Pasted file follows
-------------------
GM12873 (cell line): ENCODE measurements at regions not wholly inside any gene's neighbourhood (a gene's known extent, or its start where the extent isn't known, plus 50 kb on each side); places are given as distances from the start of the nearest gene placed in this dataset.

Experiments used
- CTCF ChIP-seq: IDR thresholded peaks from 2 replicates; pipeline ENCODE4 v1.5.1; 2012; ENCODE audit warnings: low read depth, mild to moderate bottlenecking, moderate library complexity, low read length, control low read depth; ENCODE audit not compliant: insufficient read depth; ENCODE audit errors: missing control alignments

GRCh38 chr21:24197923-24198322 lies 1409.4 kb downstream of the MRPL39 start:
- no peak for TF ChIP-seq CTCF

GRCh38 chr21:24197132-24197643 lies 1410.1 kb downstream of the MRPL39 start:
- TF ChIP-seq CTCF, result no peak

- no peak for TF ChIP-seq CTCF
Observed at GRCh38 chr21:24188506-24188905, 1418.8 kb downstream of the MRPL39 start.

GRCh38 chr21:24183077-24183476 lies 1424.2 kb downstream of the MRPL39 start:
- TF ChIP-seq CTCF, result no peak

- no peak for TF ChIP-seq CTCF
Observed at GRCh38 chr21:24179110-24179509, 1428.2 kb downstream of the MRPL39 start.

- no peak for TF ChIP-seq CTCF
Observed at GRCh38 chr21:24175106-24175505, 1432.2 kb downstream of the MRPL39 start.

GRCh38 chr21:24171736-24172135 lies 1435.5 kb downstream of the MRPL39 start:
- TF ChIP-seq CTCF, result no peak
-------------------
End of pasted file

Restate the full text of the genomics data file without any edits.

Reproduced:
GM12873 (cell line): ENCODE measurements at regions not wholly inside any gene's neighbourhood (a gene's known extent, or its start where the extent isn't known, plus 50 kb on each side); places are given as distances from the start of the nearest gene placed in this dataset.

Experiments used
- CTCF ChIP-seq: IDR thresholded peaks from 2 replicates; pipeline ENCODE4 v1.5.1; 2012; ENCODE audit warnings: low read depth, mild to moderate bottlenecking, moderate library complexity, low read length, control low read depth; ENCODE audit not compliant: insufficient read depth; ENCODE audit errors: missing control alignments

GRCh38 chr21:24197923-24198322 lies 1409.4 kb downstream of the MRPL39 start:
- no peak for TF ChIP-seq CTCF

GRCh38 chr21:24197132-24197643 lies 1410.1 kb downstream of the MRPL39 start:
- TF ChIP-seq CTCF, result no peak

- no peak for TF ChIP-seq CTCF
Observed at GRCh38 chr21:24188506-24188905, 1418.8 kb downstream of the MRPL39 start.

GRCh38 chr21:24183077-24183476 lies 1424.2 kb downstream of the MRPL39 start:
- TF ChIP-seq CTCF, result no peak

- no peak for TF ChIP-seq CTCF
Observed at GRCh38 chr21:24179110-24179509, 1428.2 kb downstream of the MRPL39 start.

- no peak for TF ChIP-seq CTCF
Observed at GRCh38 chr21:24175106-24175505, 1432.2 kb downstream of the MRPL39 start.

GRCh38 chr21:24171736-24172135 lies 1435.5 kb downstream of the MRPL39 start:
- TF ChIP-seq CTCF, result no peak